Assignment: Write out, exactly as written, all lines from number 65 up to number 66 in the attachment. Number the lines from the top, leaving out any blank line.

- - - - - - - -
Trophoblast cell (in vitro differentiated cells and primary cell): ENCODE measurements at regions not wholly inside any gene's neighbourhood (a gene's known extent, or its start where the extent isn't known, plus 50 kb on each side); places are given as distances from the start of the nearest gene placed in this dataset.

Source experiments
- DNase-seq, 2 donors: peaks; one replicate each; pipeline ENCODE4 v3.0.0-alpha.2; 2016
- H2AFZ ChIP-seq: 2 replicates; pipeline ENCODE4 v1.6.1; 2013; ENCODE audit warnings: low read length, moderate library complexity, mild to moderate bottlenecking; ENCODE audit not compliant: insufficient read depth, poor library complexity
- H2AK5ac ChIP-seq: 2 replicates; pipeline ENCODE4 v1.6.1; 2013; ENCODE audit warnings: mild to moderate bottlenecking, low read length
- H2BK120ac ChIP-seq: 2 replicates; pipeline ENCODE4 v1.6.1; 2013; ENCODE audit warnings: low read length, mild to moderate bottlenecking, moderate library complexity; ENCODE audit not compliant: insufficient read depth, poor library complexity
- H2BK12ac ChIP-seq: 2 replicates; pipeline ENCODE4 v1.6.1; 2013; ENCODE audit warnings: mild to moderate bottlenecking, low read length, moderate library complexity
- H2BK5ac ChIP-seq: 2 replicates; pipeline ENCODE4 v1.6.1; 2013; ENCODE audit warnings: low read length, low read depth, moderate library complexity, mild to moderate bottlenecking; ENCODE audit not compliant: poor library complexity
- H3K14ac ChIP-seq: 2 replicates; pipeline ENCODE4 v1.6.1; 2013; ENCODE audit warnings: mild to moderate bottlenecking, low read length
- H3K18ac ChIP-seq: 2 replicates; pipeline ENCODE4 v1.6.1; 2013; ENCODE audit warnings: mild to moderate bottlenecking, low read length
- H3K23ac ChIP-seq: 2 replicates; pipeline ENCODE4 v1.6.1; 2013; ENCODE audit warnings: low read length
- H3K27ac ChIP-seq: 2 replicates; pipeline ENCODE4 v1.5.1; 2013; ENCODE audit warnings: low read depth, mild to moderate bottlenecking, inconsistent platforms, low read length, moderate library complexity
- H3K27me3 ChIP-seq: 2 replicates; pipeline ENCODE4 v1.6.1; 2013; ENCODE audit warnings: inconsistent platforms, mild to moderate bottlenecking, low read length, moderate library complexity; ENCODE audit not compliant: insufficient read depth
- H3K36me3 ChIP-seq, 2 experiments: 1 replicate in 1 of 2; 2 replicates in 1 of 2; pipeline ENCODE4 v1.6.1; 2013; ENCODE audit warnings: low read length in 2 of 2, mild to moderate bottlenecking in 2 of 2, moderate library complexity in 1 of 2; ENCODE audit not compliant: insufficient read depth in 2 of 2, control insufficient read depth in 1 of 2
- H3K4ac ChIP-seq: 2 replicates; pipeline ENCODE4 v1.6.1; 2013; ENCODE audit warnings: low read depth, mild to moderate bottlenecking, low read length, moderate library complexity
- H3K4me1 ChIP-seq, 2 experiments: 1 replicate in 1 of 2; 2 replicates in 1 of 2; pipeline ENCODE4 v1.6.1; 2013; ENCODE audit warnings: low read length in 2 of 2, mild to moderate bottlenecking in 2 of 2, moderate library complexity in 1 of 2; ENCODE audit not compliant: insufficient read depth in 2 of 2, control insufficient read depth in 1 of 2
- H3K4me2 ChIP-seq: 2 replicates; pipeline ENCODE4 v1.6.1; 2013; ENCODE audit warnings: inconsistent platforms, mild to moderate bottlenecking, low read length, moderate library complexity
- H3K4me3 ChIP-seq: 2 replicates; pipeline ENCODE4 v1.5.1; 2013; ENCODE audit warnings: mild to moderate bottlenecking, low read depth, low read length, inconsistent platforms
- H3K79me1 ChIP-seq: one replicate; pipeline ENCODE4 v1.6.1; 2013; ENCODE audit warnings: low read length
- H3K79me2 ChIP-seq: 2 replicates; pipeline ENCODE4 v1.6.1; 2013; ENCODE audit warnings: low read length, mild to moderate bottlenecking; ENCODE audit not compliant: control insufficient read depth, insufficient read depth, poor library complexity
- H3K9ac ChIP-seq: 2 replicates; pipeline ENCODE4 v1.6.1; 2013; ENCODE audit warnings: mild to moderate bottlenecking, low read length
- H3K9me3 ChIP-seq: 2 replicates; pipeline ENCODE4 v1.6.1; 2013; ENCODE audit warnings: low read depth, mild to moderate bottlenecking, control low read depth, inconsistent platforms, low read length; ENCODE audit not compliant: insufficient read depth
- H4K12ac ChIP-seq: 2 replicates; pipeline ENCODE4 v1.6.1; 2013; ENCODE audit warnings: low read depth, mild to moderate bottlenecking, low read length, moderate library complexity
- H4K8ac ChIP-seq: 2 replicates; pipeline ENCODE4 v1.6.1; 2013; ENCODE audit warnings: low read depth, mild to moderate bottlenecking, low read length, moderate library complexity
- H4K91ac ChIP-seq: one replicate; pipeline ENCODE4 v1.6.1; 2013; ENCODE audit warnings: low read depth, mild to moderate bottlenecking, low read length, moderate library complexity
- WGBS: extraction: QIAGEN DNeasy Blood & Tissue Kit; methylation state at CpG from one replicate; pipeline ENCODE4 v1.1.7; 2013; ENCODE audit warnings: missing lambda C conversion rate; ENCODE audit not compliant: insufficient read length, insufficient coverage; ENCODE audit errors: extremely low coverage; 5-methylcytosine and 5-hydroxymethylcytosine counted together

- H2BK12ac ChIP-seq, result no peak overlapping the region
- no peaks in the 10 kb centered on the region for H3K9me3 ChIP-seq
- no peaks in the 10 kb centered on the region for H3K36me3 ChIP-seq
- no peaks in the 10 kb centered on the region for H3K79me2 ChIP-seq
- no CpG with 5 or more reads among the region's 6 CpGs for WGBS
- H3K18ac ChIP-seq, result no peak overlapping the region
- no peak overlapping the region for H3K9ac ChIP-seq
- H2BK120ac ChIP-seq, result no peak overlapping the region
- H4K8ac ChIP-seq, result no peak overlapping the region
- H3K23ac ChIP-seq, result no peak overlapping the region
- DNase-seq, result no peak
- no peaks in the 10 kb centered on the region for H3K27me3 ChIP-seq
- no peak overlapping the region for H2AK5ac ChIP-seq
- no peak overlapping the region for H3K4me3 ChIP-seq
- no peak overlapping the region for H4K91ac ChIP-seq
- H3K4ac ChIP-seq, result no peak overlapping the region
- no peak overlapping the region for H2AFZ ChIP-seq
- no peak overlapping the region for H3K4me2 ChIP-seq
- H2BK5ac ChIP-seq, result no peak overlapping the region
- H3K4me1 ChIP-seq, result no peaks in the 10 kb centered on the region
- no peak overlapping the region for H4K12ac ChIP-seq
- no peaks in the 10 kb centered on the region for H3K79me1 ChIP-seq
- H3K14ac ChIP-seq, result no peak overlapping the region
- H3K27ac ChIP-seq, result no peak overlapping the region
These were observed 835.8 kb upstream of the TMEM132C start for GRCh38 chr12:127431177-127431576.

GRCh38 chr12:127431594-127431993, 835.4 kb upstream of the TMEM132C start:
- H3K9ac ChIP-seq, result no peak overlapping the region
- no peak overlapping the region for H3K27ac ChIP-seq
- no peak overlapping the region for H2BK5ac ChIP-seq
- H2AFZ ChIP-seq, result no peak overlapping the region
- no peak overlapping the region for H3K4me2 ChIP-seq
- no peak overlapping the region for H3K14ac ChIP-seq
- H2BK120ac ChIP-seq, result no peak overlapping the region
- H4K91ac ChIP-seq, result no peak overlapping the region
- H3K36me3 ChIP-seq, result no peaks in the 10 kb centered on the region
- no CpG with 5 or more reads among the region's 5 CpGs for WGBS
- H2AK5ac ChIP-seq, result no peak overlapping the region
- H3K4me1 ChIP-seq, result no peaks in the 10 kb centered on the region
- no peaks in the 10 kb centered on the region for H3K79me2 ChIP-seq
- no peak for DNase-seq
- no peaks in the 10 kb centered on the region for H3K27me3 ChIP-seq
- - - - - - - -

- no peaks in the 10 kb centered on the region for H3K79me2 ChIP-seq
- no peak for DNase-seq